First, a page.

INACTIVATION OF LISTERIA MONOCYTOGENES, SALMONELLA ENTERITIDIS AND ESCHERICHIA COLI O157:H7 AND SHELF LIFE EXTENSION OF FRESH-CUT PEARS USING MALIC ACID AND QUALITY STABILIZING COMPOUNDS
Article first published online: 20 JUL 2009
© 2009 The Author(s). Journal compilation © 2009 Wiley Periodicals, Inc.
Journal of Food Quality
Volume 32, Issue 5, pages 539–565, October 2009
How to Cite
RAYBAUDI-MASSILIA, R. M., MOSQUEDA-MELGAR, J., SOBRINO-LÓPEZ, A. and MARTIN-BELLOSO, O. (2009), INACTIVATION OF LISTERIA MONOCYTOGENES, SALMONELLA ENTERITIDIS AND ESCHERICHIA COLI O157:H7 AND SHELF LIFE EXTENSION OF FRESH-CUT PEARS USING MALIC ACID AND QUALITY STABILIZING COMPOUNDS. Journal of Food Quality, 32: 539–565. doi: 10.1111/j.1745-4557.2009.00263.x
- Issue published online: 30 SEP 2009
- Article first published online: 20 JUL 2009
- Received for Publication September 4, 2008Accepted for Publication July 14, 2008
Inactivation of Listeria monocytogenes, Salmonella enteritidis and Escherichia coli O157:H7 and shelf life extension of fresh-cut pears using malic acid (MA) and quality stabilizing compounds (N-acetyl-L-cysteine, glutathione and calcium lactate; CGLW) were investigated. Trays of treated fresh-cut pears were wrap sealed with a thick polypropylene film (64 µm) semipermeable to water vapor, O2 and CO2, and stored at 5C for 30 days. Changes in headspace gas, firmness and color of the fresh-cut pears were also determined. Large reductions of L. monocytogenes (6.57 log10 cfu/g), S. enteritidis (6.60 log10 cfu/g) and E. coli O157:H7 (2.62 log10 cfu/g) just after processing were achieved in those fresh-cut pears dipped in CGLW + MA. Microbiological shelf life of pear pieces dipped in CGLW + MA was extended by more than 21 days in comparison with those cut pears immersed in water used as control sample. Lower consumption of O2 and production of CO2, ethylene and ethanol of fresh-cut pears dipped in CGLW + MA were also observed. In addition, the color and firmness of pear pieces in CGLW + MA were maintained by more than 21 days in comparison with control samples. In conclusion, the combination of MA with quality stabilizing compounds can be a good alternative for assuring the safety and quality of fresh-cut pears.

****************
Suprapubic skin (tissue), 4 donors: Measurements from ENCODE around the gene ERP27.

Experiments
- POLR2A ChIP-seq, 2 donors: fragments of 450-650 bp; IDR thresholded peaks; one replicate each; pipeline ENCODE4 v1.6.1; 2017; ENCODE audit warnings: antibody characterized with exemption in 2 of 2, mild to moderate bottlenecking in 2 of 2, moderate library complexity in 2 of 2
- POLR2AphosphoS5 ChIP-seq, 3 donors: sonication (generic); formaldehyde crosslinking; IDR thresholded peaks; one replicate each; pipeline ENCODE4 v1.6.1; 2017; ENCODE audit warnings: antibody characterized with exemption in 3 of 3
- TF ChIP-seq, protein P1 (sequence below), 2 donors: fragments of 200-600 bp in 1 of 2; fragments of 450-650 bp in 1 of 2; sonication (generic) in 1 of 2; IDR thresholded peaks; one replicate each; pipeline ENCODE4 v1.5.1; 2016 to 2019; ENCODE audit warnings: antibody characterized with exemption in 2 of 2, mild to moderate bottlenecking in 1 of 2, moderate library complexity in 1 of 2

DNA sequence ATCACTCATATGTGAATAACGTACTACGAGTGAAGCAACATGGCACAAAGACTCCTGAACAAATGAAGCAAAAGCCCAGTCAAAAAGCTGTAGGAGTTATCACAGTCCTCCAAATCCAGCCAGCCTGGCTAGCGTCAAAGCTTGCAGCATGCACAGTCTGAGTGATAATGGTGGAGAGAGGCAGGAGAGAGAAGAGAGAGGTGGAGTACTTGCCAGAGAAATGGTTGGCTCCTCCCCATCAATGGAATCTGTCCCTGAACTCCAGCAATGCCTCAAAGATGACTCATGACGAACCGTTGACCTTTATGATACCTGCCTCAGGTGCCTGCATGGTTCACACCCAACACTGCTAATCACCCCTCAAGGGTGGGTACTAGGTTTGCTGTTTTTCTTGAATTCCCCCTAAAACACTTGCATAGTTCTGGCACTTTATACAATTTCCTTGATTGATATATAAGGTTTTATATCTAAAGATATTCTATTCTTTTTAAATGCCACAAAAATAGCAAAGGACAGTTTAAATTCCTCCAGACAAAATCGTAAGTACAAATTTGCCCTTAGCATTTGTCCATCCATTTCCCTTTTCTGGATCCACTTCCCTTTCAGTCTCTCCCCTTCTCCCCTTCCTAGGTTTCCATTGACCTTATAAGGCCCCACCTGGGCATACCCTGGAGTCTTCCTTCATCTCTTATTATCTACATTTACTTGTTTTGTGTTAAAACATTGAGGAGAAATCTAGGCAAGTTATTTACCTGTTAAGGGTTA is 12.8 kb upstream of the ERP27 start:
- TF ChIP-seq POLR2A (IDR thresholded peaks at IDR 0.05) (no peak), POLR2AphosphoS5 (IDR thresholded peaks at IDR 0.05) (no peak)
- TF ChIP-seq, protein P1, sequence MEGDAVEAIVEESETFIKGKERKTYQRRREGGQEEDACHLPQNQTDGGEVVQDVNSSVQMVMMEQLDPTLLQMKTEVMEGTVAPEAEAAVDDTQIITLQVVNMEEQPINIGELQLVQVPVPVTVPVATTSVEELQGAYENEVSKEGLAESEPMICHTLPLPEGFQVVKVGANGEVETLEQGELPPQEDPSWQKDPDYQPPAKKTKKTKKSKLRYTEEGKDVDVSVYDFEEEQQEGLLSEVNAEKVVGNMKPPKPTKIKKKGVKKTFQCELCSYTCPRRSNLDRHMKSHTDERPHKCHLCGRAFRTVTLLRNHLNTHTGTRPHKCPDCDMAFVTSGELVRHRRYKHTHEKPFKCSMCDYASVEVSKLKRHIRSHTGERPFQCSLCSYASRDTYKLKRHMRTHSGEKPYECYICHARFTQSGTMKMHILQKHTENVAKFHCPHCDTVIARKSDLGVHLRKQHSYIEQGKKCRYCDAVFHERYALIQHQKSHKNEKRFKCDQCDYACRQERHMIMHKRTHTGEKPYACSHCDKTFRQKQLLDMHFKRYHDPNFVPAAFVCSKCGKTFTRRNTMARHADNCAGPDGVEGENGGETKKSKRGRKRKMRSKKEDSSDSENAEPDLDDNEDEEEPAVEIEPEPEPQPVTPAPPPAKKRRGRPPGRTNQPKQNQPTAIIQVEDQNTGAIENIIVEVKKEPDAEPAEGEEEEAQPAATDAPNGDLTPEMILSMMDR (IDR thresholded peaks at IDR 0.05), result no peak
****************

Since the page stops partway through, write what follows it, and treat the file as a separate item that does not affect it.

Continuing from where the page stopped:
The use of natural substances generally recognized as safe (GRAS) such as malic acid and N-acetyl-L-cysteine, glutathione and calcium lactate as antimicrobials and quality stabilizing compounds, respectively, can result suitable to fresh-cut products industry, since they can assure the safety and quality of those products, while improving their sensory attributes and maintaining the fresh-like and healthy properties of these products greatly demanded by the consumers.